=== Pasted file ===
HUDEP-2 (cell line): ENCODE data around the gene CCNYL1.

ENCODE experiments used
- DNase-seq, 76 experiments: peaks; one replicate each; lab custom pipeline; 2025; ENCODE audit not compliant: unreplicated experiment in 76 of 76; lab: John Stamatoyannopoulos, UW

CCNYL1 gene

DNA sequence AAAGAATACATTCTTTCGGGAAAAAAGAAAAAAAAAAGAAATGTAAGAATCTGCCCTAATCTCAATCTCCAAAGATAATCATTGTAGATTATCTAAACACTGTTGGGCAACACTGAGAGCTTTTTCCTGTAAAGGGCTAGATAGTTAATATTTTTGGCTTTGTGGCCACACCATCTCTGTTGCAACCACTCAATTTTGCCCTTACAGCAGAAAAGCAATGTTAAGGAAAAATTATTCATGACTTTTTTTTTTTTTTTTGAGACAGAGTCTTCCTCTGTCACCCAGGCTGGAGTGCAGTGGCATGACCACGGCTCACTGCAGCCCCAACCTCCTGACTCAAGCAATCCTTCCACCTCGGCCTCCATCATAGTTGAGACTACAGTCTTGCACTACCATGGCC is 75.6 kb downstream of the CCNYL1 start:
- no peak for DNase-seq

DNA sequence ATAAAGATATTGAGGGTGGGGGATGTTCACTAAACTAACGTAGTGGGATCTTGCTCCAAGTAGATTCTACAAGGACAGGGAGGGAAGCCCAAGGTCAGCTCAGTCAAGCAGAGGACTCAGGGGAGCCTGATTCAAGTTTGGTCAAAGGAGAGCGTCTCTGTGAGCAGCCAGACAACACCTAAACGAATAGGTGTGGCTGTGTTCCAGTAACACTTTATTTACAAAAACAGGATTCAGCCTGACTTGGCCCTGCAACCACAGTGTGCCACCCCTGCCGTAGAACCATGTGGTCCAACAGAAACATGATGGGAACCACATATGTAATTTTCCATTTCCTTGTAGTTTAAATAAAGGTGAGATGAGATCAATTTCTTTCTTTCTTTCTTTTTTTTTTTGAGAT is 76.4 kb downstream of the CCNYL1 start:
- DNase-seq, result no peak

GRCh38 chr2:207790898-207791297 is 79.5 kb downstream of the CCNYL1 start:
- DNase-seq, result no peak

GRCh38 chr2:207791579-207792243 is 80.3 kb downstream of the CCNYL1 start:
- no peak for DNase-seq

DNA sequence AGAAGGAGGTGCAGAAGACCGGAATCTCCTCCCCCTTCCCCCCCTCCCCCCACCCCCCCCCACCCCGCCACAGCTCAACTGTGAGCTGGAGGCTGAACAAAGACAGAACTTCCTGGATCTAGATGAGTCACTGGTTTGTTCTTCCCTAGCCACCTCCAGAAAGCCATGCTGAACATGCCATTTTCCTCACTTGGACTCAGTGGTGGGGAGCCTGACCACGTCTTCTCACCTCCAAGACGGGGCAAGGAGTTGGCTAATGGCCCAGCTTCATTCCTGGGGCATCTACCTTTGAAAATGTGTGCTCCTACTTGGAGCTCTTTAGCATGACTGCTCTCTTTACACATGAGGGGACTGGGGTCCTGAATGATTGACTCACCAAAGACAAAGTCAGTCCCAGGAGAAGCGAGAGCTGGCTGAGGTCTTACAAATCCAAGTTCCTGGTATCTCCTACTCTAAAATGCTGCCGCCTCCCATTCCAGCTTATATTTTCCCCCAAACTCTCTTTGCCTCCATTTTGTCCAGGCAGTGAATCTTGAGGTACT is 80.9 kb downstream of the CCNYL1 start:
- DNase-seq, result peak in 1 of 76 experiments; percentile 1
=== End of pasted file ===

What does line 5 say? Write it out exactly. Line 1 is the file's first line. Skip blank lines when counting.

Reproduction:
DNA sequence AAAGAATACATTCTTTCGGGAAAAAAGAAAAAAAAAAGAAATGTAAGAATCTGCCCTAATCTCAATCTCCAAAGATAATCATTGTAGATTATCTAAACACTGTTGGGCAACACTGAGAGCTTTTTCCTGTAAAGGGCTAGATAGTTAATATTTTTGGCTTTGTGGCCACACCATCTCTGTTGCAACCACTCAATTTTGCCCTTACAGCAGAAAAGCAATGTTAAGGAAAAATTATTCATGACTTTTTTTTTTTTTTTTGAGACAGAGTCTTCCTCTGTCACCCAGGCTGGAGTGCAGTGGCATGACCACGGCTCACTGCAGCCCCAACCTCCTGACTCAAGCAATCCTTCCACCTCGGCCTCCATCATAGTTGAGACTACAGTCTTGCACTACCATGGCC is 75.6 kb downstream of the CCNYL1 start: